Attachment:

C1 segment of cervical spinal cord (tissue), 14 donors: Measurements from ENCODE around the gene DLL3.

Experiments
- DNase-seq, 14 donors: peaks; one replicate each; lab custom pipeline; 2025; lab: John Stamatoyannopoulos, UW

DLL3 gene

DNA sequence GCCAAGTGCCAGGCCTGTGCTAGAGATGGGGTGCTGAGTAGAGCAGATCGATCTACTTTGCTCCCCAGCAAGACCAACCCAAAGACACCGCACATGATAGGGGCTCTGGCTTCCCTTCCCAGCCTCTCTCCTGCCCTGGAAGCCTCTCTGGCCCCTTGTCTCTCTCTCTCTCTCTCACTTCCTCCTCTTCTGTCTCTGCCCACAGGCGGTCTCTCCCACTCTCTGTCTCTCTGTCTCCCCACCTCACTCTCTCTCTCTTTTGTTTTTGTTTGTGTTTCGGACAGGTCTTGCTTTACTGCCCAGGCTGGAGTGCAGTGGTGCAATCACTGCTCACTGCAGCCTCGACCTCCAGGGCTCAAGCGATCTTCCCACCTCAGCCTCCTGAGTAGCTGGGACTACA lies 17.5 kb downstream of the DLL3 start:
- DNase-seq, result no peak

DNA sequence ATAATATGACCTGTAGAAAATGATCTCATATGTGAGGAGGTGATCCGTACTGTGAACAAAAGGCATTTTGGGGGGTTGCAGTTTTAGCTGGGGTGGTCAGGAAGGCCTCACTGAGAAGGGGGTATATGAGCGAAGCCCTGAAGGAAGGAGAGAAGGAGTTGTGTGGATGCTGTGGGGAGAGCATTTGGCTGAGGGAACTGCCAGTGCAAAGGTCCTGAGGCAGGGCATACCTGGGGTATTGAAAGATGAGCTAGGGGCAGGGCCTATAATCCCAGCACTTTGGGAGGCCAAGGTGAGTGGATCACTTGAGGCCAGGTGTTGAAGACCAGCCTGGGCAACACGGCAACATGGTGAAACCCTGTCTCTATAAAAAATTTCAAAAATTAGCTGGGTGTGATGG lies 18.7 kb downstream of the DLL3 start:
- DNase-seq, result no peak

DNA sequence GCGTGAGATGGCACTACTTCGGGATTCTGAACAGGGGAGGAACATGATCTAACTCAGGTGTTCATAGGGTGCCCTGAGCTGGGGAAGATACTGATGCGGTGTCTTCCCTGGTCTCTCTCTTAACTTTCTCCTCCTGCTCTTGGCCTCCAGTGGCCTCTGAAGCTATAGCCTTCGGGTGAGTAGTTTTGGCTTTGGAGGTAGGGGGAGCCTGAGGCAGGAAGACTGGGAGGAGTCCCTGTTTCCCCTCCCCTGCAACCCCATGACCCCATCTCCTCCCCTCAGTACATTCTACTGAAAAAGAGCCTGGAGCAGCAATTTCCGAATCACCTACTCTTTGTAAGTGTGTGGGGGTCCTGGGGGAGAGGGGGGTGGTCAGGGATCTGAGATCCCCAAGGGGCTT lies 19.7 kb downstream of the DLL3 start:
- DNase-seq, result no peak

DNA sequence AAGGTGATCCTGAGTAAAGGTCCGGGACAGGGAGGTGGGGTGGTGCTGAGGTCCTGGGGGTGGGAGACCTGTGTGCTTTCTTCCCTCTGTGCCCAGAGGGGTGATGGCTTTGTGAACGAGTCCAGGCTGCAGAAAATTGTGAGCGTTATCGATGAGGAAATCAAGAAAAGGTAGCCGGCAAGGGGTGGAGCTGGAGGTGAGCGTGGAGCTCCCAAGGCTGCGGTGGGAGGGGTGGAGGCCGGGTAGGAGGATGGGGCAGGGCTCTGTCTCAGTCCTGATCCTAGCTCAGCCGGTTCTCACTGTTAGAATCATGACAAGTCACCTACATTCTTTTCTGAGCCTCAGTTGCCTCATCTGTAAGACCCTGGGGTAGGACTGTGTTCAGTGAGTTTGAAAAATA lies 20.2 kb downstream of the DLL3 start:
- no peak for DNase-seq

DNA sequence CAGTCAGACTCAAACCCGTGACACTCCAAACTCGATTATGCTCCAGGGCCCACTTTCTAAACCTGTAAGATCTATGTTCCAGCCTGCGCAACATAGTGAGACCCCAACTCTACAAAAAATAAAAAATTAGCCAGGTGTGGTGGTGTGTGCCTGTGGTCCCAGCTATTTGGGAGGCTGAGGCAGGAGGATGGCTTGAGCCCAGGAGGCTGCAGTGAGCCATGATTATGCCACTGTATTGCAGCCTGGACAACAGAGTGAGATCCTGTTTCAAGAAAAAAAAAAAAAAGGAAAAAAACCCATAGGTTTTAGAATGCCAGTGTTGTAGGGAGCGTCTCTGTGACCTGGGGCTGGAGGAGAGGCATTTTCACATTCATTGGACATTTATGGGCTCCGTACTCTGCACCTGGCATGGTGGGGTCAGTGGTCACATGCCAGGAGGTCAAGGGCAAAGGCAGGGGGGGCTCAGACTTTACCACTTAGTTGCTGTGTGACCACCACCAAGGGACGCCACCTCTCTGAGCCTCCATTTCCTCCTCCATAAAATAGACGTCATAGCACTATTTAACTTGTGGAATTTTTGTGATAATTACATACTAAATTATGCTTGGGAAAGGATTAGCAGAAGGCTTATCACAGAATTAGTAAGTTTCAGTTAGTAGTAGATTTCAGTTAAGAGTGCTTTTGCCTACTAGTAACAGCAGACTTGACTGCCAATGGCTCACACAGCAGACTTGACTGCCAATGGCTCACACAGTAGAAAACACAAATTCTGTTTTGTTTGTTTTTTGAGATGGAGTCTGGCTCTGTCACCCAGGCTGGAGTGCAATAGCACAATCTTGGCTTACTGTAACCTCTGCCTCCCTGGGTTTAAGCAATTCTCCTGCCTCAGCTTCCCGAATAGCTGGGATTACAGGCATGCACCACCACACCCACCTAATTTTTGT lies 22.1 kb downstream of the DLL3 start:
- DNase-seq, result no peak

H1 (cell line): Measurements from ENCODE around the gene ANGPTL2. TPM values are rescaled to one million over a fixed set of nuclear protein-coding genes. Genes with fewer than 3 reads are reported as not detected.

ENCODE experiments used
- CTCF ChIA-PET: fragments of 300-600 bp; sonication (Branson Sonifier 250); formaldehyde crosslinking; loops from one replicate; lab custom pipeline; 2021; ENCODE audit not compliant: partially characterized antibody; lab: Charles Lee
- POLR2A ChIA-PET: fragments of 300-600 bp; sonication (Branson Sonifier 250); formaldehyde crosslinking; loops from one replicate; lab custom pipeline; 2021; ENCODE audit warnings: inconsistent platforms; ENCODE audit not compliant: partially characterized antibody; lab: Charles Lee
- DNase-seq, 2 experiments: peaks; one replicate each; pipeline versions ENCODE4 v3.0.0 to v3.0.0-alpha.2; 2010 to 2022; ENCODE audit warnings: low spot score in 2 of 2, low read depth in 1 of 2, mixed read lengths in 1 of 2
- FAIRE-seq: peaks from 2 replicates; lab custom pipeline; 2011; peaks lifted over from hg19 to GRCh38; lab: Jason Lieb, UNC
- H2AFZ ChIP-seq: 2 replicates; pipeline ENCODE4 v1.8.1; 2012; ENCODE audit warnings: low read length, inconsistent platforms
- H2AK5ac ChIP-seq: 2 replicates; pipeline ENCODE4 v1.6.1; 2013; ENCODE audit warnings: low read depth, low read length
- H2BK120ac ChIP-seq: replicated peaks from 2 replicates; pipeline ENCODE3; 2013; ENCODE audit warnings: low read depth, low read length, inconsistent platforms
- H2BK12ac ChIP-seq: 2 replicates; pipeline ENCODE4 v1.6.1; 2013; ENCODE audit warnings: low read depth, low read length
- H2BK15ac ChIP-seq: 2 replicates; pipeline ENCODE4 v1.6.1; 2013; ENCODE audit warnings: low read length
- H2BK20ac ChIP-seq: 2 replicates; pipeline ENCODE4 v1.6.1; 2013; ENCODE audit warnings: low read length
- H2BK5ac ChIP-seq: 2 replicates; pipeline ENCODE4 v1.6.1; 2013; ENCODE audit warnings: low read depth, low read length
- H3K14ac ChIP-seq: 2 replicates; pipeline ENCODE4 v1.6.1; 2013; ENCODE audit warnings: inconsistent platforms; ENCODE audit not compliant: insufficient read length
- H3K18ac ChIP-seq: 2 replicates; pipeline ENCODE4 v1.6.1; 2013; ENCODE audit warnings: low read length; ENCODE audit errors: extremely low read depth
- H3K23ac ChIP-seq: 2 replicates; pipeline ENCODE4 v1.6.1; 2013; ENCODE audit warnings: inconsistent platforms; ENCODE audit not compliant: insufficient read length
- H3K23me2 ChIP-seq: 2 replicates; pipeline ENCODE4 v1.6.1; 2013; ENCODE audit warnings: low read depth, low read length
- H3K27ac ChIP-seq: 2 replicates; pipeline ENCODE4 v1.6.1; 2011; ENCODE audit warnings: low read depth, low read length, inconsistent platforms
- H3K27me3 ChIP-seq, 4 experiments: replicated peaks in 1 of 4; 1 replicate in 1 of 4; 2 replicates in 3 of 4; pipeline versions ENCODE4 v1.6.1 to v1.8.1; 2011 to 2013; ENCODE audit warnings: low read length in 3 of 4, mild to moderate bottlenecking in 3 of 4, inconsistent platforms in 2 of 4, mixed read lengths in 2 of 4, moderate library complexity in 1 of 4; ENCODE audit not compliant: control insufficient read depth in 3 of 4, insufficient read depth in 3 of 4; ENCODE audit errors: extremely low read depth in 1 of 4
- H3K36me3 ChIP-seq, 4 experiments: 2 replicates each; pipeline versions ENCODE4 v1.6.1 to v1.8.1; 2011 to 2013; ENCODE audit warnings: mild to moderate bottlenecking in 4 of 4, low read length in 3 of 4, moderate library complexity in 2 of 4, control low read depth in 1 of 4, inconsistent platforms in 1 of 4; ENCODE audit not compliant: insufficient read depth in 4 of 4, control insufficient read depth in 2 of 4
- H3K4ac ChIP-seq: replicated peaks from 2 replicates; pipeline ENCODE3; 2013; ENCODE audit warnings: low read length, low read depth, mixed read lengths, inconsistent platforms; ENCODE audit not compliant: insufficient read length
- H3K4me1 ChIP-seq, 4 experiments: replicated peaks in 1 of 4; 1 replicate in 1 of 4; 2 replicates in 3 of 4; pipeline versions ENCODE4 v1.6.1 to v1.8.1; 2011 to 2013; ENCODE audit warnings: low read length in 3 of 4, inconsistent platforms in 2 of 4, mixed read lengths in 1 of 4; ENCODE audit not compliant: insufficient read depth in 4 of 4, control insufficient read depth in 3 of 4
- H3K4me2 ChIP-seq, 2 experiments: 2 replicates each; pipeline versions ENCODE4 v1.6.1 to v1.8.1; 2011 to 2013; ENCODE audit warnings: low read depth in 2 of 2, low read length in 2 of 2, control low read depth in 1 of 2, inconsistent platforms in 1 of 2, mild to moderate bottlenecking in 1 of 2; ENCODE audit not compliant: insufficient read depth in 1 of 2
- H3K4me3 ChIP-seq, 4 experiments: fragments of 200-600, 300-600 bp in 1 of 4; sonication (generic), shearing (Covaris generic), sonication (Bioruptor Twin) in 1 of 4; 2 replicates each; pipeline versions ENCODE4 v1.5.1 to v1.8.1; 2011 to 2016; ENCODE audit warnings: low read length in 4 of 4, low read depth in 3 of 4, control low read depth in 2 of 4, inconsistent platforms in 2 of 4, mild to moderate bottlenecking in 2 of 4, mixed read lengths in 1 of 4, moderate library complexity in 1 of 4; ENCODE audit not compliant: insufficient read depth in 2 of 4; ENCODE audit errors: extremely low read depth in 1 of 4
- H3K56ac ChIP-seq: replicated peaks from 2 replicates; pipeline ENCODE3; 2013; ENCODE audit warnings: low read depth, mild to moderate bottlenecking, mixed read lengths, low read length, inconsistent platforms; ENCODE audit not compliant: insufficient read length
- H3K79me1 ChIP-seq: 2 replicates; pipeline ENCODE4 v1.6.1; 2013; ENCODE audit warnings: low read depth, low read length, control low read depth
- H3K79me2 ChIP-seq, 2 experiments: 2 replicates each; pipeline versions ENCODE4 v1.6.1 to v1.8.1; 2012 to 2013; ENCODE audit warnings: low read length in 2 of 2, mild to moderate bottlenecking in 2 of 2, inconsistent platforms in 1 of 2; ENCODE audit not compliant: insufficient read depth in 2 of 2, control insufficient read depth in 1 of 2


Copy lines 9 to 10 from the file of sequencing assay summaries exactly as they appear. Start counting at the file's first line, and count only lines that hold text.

DNA sequence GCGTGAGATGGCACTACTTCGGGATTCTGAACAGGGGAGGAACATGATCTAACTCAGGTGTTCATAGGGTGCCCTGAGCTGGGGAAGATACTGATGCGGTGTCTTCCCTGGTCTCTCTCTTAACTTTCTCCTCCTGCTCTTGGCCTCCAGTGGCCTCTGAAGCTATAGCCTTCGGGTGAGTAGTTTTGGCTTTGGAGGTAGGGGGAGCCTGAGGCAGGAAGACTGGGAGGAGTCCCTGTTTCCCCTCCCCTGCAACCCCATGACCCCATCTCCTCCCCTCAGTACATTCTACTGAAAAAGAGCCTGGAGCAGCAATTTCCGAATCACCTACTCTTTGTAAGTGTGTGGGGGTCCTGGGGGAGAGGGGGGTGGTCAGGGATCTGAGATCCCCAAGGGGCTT lies 19.7 kb downstream of the DLL3 start:
- DNase-seq, result no peak